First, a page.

It’s that season again. Weather is turning colder. We’re all starting to look for one pot, hot meals. And Thanksgiving and Christmas will be here before we know it bringing festive desserts. Meaning, it is not too early to start thinking about preparing that turkey. If you have never tried brining or are looking for a new recipe to try, brining the perfect bird can be as easy as it is delicious. This apple cider brined chicken is no exception.
Let’s stop here for a moment. You may be asking yourself, if you have never tried a brine, what is the benefit of a brine? Well, first, it makes the bird juicier. Yes, done right, the brine bath actually makes the dry breast meat much juicer. And I think we have all been there when a turkey has been a bit too dry and tasteless, which brings us to the next point.
Brining the perfect bird adds flavor. Brine is not just liquid and salt. No. It is much more than that. Brining adds flavor. Lots of flavor.
Turkey is like chicken to us in our house. We are not huge fans of it. And, we demand that the turkey and chicken meat are as flavorful as possible. So, many years back, we started playing around with brining our birds. Whenever we cook a roast chicken or turkey, we always brine it for a day or two ahead of time. But the process of brining takes less than ten minutes and could be done with children under foot.
Sadly, the Goose had too many other things going on this week than to worry about helping dad prepare a chicken for dinner this week. She was obsessed with her “train ride. Goose.” Every few minutes, up until our train ride, she would ask about “train ride” adding a different name of a family member going with her.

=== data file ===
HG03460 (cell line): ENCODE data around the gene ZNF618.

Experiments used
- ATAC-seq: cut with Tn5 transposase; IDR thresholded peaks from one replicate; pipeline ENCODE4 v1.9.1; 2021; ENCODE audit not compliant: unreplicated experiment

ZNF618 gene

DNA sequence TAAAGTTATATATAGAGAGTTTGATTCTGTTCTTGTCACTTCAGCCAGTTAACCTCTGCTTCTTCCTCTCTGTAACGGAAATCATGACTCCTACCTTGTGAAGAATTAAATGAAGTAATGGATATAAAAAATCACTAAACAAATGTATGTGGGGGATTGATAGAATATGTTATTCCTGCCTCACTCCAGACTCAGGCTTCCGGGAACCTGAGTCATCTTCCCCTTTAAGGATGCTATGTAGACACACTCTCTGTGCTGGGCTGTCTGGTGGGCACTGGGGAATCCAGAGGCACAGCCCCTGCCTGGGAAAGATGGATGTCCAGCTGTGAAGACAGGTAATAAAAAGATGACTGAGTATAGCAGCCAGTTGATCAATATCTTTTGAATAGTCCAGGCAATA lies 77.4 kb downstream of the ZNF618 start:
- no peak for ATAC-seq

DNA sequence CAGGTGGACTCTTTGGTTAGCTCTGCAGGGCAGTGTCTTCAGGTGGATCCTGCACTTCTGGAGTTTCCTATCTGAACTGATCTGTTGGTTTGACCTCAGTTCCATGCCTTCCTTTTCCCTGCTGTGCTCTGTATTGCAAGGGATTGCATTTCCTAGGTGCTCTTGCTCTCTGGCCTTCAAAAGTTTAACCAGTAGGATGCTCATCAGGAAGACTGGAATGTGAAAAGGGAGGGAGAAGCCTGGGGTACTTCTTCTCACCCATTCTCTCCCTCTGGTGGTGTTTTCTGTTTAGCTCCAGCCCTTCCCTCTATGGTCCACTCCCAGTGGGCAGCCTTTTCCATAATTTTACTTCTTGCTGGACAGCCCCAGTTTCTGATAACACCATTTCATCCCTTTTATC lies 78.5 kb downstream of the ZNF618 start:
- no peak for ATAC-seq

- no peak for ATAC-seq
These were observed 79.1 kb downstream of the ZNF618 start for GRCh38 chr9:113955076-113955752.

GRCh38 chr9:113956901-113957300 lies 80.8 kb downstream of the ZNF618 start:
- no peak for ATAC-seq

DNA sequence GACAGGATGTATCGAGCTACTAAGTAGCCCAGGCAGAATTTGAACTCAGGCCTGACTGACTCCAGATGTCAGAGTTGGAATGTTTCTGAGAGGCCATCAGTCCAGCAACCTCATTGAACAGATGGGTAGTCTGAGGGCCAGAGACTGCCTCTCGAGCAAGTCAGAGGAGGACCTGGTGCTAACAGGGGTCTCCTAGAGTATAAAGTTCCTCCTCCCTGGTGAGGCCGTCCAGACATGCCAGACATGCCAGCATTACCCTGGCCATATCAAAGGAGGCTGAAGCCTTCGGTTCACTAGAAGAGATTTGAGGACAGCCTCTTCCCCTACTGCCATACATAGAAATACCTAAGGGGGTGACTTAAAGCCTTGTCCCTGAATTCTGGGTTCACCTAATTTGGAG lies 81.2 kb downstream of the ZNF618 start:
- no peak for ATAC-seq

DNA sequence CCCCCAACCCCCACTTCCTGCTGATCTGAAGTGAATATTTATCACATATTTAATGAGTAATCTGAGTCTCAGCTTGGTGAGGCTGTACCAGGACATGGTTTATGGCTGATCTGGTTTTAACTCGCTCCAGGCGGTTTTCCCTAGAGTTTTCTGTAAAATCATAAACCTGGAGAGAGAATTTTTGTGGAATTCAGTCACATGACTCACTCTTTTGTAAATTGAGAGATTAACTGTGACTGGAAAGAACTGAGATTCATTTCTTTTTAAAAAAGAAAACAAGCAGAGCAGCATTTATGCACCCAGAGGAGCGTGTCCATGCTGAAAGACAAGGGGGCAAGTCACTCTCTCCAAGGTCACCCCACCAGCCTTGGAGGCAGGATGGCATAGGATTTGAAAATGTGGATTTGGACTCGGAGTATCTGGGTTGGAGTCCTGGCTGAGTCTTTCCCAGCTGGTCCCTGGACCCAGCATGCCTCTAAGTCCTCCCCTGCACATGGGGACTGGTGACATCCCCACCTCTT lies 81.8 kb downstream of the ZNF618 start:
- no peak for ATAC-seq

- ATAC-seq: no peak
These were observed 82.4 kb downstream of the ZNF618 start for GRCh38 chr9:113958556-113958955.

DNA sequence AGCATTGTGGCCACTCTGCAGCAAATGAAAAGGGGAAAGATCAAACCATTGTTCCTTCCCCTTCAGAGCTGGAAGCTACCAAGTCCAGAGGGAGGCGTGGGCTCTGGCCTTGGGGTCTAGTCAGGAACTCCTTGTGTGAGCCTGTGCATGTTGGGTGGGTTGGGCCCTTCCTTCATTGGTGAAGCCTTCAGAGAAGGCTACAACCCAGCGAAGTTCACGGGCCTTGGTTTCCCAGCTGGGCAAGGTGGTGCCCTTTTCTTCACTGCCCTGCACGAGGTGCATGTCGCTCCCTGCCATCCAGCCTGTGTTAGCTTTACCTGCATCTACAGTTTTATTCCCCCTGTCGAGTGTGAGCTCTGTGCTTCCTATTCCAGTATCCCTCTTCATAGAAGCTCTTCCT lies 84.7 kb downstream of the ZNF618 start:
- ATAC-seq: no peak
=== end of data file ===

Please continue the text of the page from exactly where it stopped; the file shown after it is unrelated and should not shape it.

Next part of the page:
Although she definitely did not help make the chicken, she definitely helped to eat it. And the apple cider brined chicken this week was particularly good with a lightly sweet flavor from the cider. Plus it was fall of the bone tender and the cider made for some particularly flavorful gravy that all of us loved including the Goose.Print
- 5–10 pound chicken/turkey
- 1/2 gallon apple cider
- 4–6 whole cloves of garlic
- 2 Tablespoons garlic powder
- 2 Tablespoons mustard seeds
- 2 Tablespoons black pepper
- 6 Tablespoons salt
- 4 bay leaves
- 2 Tablespoons cinnamon powder
- 2 Tablespoons thyme
- Mix all ingredients (except the bird) in a large bowl (or clean bucket).
- Add your bird.
- Let sit for at least overnight, but 24 to 48 hours would be ideal.
- Drain the brine.
- Place bird on it’s breast and bake at 325 for 30 minutes per pound. Bake until the internal temperature reaches 165.
*** Please note: if you are using a much larger bird, consider doubling the recipe. At minimum, you want to make sure you have enough liquid to cover the entire bird.